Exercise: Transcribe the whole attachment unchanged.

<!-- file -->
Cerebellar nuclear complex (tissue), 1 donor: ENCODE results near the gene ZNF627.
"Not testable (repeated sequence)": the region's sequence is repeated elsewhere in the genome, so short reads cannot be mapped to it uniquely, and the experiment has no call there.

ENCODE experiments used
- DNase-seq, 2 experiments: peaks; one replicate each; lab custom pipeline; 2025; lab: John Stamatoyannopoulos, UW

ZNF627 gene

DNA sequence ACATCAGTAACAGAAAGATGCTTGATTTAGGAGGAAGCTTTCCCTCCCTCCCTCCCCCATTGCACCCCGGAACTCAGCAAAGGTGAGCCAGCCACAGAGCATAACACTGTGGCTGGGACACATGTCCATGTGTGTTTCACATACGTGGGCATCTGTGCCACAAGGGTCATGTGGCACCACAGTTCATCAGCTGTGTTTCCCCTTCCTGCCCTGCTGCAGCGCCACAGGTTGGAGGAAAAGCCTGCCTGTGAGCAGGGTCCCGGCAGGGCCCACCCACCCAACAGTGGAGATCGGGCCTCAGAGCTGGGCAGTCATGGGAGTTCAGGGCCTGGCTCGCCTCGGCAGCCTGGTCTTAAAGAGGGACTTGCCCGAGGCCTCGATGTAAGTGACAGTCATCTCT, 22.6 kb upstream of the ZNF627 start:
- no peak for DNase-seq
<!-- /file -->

Cerebellar nuclear complex (tissue), 1 donor: ENCODE results near the gene ZNF627.
"Not testable (repeated sequence)": the region's sequence is repeated elsewhere in the genome, so short reads cannot be mapped to it uniquely, and the experiment has no call there.

ENCODE experiments used
- DNase-seq, 2 experiments: peaks; one replicate each; lab custom pipeline; 2025; lab: John Stamatoyannopoulos, UW

ZNF627 gene

DNA sequence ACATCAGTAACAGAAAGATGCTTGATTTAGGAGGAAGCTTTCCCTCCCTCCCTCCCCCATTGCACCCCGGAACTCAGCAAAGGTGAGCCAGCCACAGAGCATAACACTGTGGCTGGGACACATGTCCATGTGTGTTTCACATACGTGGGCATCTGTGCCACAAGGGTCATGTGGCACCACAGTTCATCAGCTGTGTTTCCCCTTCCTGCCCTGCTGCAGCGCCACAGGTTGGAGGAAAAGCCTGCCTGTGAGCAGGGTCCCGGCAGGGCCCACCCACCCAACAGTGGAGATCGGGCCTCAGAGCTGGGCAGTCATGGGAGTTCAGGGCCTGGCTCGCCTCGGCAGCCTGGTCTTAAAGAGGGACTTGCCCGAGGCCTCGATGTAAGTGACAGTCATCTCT, 22.6 kb upstream of the ZNF627 start:
- no peak for DNase-seq